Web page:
THEY DON'T LOOK LIKE ME (Part 1)
Updated: Jan 30, 2022
I write this piece grateful that I have now managed to overcome a lot of the insecurities which crippled me for so many years. As a young teenage girl, I grew up in Jamaica and all I can remember was watching Nickelodeon or the Disney channel who didn't have any programmes with young girls who looked like me. What I mean by this is; I was dark skinned, a little overweight and had scars resulting from an accident during my younger years. As a result of watching these programmes, seeing these beautiful flawless, skinny white girls on television, this played a major set back in my identity. It started out with me wanting to be skinny, then wanting to have straight hair (instead of my coils) and further started encouraging me to question how life would be different (better) if I was white. At this point I believed having the right discussions about my identity would have definitely steered me in a different direction.
Furthermore at the aged of 15 I migrated to the UK with my mother and this heightened my insecurities of my identity. There was always a common theme throughout secondary school and this was the notion that boys preferred the light skinned girls more than the dark skinned girls. However this was not strange to me as even whilst living in Jamaica there was so much emphasis on the differences between what they called "brownin" who were the lighter skinned pretty hair girl/boys. So I ask, how can we expect to bridge the gap between the division of races when we are yet to bridge the gap between the different shades of the black community. I dare say it is still very prevalent today as it was only last week I read an article about a social media influencer who was bi-racial and highlighting how she was thankful that her hair was not what you would describe as "nappy."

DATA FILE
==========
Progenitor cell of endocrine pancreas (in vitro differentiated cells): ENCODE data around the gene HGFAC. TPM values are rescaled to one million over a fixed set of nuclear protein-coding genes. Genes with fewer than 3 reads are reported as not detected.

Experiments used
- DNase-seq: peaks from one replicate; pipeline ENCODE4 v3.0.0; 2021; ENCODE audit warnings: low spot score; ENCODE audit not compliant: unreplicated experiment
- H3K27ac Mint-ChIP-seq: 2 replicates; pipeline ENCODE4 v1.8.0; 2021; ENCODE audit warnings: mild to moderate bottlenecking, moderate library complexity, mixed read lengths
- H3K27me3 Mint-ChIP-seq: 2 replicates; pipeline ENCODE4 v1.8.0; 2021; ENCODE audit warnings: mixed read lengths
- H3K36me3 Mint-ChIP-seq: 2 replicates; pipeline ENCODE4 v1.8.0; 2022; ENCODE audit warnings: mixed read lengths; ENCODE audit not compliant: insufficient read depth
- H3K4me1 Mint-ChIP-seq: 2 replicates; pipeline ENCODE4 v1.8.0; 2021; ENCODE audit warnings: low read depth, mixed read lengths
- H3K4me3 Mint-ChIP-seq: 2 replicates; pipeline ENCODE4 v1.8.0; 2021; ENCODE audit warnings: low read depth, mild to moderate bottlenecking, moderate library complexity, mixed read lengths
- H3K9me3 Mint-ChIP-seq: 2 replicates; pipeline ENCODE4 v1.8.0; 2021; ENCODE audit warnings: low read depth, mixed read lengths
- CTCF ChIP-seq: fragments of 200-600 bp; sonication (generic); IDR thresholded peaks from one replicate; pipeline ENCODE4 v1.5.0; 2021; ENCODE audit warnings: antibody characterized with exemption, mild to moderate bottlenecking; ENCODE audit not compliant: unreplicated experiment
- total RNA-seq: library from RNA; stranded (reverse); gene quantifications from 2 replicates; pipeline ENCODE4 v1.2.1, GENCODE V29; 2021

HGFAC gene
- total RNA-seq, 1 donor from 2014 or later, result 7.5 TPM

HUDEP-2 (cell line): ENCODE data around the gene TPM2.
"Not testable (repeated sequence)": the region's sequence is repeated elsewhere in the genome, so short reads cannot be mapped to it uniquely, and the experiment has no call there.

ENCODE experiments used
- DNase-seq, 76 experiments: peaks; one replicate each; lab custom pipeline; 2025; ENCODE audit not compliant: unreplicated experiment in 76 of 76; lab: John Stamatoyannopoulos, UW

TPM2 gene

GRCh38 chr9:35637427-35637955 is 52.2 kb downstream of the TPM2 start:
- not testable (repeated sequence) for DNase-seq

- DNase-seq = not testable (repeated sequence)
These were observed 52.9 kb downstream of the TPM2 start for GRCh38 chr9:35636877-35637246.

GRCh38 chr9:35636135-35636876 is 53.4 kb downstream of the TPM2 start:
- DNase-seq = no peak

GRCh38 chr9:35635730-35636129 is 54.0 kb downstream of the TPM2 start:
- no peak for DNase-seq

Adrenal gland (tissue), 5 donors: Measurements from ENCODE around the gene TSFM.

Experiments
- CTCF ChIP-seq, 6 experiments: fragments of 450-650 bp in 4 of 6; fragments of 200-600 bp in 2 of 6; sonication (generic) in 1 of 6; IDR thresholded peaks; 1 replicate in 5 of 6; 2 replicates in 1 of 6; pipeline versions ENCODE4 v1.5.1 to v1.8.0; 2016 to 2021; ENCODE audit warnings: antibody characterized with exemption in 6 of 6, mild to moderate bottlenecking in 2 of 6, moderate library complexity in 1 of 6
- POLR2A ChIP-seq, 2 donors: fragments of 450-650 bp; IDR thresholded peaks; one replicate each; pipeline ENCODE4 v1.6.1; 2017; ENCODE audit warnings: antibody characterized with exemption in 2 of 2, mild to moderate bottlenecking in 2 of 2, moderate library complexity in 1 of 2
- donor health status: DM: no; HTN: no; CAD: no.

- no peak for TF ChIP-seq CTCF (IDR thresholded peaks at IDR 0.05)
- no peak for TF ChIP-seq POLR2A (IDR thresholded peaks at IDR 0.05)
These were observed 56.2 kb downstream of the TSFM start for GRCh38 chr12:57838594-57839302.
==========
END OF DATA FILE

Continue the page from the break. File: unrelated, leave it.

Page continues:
I write this piece today not with intentions of attacking anyone but to educate ourselves to see that the change is bigger than what the eyes behold. Diversity and Equality is not only a challenge amongst the white generations but it also exists amongst the people of colour. Imagine getting discriminated by people who look like you? It is important that as adults we set an example for our children, it is also important that the media makes true representation of all colours, size and shapes. More importantly it is important that we are no longer miseduacted about the real challenges that face our human race today.....
(To be continued....)